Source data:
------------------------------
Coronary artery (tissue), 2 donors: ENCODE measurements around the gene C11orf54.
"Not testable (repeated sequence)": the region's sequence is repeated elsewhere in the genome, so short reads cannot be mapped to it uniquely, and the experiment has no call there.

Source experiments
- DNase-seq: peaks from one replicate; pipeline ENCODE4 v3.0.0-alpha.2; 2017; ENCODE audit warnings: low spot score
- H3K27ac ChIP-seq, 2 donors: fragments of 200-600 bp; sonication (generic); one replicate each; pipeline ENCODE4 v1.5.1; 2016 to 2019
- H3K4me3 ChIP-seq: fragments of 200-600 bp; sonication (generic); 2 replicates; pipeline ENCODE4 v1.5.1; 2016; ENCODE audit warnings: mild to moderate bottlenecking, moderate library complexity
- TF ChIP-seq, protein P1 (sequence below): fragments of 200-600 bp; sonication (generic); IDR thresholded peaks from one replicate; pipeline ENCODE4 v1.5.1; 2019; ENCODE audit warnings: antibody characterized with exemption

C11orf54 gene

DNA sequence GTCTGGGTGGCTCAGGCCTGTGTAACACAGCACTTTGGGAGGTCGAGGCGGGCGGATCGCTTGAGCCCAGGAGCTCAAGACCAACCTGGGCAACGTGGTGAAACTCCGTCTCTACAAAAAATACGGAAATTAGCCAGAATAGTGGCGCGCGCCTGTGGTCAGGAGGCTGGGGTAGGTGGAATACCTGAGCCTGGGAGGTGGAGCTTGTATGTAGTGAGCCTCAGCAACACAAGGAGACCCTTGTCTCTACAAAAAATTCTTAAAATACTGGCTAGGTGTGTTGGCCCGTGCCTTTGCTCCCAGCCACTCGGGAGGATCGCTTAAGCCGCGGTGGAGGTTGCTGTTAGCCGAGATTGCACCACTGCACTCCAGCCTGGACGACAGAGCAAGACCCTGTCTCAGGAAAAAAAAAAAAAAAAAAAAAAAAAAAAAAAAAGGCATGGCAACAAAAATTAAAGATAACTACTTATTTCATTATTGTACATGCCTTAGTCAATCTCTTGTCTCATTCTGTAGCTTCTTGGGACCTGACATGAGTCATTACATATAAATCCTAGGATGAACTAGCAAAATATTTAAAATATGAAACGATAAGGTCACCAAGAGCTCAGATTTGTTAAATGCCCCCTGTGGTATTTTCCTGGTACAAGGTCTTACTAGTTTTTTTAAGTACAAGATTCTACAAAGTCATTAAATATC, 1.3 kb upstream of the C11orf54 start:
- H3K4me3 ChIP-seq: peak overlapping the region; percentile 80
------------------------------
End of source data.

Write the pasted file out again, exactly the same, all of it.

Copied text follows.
Coronary artery (tissue), 2 donors: ENCODE measurements around the gene C11orf54.
"Not testable (repeated sequence)": the region's sequence is repeated elsewhere in the genome, so short reads cannot be mapped to it uniquely, and the experiment has no call there.

Source experiments
- DNase-seq: peaks from one replicate; pipeline ENCODE4 v3.0.0-alpha.2; 2017; ENCODE audit warnings: low spot score
- H3K27ac ChIP-seq, 2 donors: fragments of 200-600 bp; sonication (generic); one replicate each; pipeline ENCODE4 v1.5.1; 2016 to 2019
- H3K4me3 ChIP-seq: fragments of 200-600 bp; sonication (generic); 2 replicates; pipeline ENCODE4 v1.5.1; 2016; ENCODE audit warnings: mild to moderate bottlenecking, moderate library complexity
- TF ChIP-seq, protein P1 (sequence below): fragments of 200-600 bp; sonication (generic); IDR thresholded peaks from one replicate; pipeline ENCODE4 v1.5.1; 2019; ENCODE audit warnings: antibody characterized with exemption

C11orf54 gene

DNA sequence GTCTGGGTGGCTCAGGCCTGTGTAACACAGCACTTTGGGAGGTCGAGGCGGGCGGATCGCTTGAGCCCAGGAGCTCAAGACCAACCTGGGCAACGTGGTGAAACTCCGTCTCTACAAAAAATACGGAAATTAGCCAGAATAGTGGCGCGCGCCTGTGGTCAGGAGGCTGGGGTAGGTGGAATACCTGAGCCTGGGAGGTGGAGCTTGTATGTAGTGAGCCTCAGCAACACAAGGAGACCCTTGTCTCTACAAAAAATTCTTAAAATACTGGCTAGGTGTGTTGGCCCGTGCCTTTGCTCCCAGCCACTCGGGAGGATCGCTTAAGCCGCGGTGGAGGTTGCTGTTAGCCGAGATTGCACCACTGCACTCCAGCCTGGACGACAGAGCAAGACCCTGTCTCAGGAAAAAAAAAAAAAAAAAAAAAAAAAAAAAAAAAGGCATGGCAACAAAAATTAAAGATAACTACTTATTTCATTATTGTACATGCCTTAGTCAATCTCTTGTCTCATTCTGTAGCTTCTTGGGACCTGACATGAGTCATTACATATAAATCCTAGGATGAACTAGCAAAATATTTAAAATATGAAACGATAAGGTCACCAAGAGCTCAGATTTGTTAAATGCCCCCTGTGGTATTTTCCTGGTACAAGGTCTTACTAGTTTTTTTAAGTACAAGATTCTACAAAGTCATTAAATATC, 1.3 kb upstream of the C11orf54 start:
- H3K4me3 ChIP-seq: peak overlapping the region; percentile 80